To settle a lawsuit with the state of California and public health advocacy groups, the Biden administration will restart a rulemaking process aimed at ending the EPA’s asbestos reporting exemptions.
SAN FRANCISCO (CN) — The U.S. Environmental Protection Agency will eliminate asbestos reporting loopholes put in place by the Trump administration and collect more data on how much of the carcinogen is made, imported and put into U.S products under a settlement announced Monday.
“Today’s commitment by the Biden Administration’s EPA to collect missing information about the import and use of asbestos is an important step toward ensuring all Americans live in a community that is healthy and safe,” California Attorney General Rob Bonta said in a statement Monday.
Recognized as a human carcinogen since the 1970s, asbestos exposure has been linked to cancers of the lungs, ovaries and larynx. The EPA banned asbestos in 1989, but the Fifth Circuit overturned the ban two years later.
The EPA’s Chemical Data Reporting (CDR) rule, enacted in 2011, mandates that companies report asbestos levels in their products. But in July 2017, the EPA exempted companies from those requirements, finding that “reporting is not required for ‘naturally occurring chemical substances.”
In denying a petition to close that loophole, the agency said stricter reporting rules would not produce new information “that is not already known to EPA” and that it is “aware of all ongoing uses of asbestos.”
California and a coalition of public health groups sued the EPA over that decision in 2019. They argued the EPA was ignoring “serious, well-documented concerns,” including the discovery of asbestos in Playskool crayons in 2018 and in makeup sold at the retailer Claire’s in 2017.
This past December, a federal judge ordered the EPA to abolish the asbestos reporting exemptions and collect more data. U.S. District Judge Edward Chen found the agency’s position was undermined by a 2020 draft risk evaluation and recommendations by the EPA’s Science Advisory Committee on Chemicals, both of which acknowledged a lack of data on how much asbestos consumers and workers are exposed to in the U.S.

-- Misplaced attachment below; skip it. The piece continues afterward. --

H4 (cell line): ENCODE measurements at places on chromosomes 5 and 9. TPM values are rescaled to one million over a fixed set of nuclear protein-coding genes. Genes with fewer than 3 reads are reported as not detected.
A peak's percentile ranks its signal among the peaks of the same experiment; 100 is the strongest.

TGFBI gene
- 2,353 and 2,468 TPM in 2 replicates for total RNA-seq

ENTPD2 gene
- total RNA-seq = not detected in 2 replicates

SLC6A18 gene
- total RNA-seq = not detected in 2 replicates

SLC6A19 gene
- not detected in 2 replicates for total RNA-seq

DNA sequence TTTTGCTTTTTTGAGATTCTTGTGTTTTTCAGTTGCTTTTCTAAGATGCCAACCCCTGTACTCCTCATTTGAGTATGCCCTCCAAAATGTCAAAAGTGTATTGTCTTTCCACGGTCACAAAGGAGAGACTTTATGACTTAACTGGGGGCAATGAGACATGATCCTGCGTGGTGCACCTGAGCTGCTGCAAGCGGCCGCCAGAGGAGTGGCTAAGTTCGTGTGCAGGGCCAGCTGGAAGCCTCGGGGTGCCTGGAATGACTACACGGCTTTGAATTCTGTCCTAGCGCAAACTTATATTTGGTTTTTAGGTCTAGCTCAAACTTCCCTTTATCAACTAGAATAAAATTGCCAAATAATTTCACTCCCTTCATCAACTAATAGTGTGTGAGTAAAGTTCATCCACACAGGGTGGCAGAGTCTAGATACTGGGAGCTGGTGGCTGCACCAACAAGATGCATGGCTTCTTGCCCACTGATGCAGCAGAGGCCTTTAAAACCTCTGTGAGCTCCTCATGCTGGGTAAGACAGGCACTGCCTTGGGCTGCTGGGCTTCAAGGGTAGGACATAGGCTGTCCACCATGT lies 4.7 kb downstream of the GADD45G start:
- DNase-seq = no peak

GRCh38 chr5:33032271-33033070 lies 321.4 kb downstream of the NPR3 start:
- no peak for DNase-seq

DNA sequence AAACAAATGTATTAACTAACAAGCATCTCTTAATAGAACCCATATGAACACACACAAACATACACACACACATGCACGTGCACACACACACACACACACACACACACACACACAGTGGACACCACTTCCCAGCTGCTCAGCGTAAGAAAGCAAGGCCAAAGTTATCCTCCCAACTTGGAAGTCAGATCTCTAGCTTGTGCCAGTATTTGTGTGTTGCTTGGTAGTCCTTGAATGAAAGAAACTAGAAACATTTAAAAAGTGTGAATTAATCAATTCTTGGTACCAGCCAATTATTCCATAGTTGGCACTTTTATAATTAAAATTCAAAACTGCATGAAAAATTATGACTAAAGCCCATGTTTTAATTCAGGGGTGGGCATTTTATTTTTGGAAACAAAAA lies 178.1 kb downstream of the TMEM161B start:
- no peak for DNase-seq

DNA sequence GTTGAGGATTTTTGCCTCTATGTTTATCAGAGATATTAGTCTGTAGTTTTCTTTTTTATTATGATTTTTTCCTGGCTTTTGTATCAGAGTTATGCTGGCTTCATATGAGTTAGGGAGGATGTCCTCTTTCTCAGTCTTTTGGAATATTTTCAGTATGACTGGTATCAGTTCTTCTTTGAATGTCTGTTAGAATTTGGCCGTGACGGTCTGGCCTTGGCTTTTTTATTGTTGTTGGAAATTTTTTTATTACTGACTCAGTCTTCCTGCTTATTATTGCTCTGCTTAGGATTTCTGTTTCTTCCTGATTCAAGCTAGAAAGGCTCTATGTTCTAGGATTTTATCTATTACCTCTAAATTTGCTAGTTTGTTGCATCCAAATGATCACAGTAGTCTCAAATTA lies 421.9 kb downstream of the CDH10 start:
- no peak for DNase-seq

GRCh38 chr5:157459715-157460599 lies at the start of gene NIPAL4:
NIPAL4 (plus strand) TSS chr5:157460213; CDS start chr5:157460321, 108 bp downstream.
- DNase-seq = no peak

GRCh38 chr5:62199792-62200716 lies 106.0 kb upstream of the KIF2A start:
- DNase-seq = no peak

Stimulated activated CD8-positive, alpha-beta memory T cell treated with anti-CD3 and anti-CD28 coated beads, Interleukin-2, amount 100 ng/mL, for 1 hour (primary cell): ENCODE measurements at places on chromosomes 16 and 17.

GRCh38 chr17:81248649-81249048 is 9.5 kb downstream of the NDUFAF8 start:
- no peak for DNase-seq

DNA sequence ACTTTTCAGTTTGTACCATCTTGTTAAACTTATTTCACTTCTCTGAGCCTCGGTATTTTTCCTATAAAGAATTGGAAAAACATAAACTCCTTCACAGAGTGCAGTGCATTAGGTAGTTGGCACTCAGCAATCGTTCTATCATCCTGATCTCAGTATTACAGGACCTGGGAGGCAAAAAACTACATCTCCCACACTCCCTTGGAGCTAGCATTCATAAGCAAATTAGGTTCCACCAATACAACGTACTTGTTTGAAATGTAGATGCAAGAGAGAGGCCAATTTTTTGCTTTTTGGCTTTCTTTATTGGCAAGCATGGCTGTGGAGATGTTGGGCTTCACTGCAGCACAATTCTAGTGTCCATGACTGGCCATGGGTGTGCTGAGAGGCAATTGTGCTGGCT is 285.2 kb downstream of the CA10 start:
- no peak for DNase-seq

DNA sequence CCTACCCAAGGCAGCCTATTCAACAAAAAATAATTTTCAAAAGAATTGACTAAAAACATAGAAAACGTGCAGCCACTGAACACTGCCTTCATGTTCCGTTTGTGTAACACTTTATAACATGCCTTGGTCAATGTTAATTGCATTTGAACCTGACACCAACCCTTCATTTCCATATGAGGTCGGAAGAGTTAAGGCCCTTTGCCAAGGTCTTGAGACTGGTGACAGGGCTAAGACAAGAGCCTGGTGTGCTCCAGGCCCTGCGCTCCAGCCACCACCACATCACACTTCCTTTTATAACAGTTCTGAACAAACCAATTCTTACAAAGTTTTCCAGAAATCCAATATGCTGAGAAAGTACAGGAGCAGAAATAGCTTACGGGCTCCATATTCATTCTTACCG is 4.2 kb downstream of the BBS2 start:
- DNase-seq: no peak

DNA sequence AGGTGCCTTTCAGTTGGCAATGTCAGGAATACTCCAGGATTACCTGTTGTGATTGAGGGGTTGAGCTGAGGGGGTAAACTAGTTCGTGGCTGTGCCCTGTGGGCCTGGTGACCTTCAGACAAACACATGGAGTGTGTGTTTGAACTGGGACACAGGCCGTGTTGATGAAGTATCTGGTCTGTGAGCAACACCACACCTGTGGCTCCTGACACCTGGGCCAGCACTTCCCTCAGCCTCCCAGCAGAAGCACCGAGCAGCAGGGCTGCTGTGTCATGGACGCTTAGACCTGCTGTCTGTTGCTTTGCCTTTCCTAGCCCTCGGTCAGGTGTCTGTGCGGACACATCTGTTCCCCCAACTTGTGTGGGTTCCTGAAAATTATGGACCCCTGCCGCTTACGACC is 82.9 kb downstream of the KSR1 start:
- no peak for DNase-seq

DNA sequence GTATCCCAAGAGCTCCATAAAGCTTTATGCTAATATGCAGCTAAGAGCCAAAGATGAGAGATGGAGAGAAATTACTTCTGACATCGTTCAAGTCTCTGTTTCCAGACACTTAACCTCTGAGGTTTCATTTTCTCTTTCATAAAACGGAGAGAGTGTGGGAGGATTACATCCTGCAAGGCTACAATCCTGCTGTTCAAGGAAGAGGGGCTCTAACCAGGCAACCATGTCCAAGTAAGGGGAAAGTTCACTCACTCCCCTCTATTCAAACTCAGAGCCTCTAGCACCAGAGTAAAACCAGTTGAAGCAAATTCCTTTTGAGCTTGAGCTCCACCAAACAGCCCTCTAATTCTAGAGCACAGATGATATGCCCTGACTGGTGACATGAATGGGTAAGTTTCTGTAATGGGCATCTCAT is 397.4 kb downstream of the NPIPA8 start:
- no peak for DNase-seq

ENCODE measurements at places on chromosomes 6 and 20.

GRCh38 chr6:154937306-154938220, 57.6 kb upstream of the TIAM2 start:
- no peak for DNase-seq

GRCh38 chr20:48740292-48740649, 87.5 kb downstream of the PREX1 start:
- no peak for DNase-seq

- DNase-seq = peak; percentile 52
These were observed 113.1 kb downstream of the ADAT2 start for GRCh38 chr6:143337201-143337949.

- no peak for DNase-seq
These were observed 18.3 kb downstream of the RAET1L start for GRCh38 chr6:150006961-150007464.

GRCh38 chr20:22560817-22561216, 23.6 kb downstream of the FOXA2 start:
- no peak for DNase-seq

The judge concluded the EPA violated the Administrative Procedure Act by failing to take a “hard look” at the value and availability of additional data when it denied the petition. He directed the EPA to revise its rule to address the “information-gathering deficiencies” identified in his 36-page ruling.
Instead of taking that action, the EPA responded by filing a motion to alter judgment, insisting that Judge Chen overstepped his authority by directing the EPA to grant a petition seeking stricter reporting rules.
“By ordering EPA to take the specific action of amending the CDR Rule on remand, the court interferes with EPA’s discretionary authority to reconsider its response to the petitions,” the EPA argued in its court filing.
On Monday, the EPA agreed to withdraw that motion and restart the rulemaking process on asbestos reporting requirements.
Under the terms of the settlement, both sides filed a joint stipulation asking Chen to amend his prior ruling to state that the EPA is directed to “initiate a rulemaking process” on asbestos reporting rules that addresses the problems identified in his decision.
Chen approved the stipulation Monday evening.
Linda Reinstein is president of the Asbestos Disease Awareness Organization, one of the groups that sued the EPA over its refusal to end reporting exemptions. She called the settlement a “huge win” for public health in a statement Monday.
“The lack of reporting on asbestos has been a gaping hole in EPA’s efforts to protect Americans from exposure to this lethal carcinogen,” Reinstein said. “We’ve always said that we can’t protect Americans from asbestos if we don’t know where it is.”
Reinstein, who lost her husband to asbestos-related mesothelioma in 2006, said the Biden administration deserves “immense credit” for acknowledging that the government can’t effectively reduce deaths and diseases caused by asbestos unless it knows how much “is entering the country, where it is going, how it is used, and how many people are exposed to it.”
Her group’s attorney, Bob Sussman, said this is the first case in which a citizen’s petition authorized by Section 21 of the Toxic Control Substances Act was used to obtain a court order forcing the EPA to initiate rulemaking it had refused to conduct.
“Section 21 was included in the law so citizens can hold EPA accountable for failing to use its TSCA authorities to address important public health concerns,” Sussman said. “It is good news for all of us that this remedy is working as intended and motivating EPA to do the right thing.”
Bonta said the settlement is especially important for protecting the health of vulnerable communities.
“As with so many environmental toxins, it is our low-income communities, communities of color, and young children who are disproportionately exposed to this deadly carcinogen and who suffer the resulting health consequences,” Bonta said.
The EPA did not immediately respond to an email requesting comment Monday.
The Asbestos Disease Awareness Organization has also asked the Ninth Circuit to invalidate the Trump administration’s December 2020 final risk evaluation for asbestos, which found that one form of asbestos — chrysotile asbestos — poses unreasonable risks to human health but no serious risks to the environment. ADAO claims the assessment was flawed and unreliable.
The group filed a separate lawsuit in May seeking to force the EPA to set a deadline for its evaluation of legacy uses of asbestos. The Ninth Circuit ruled in 2019 that the EPA cannot ignore past uses of chemicals no longer being manufactured for a particular purpose when it assesses their risk to public health.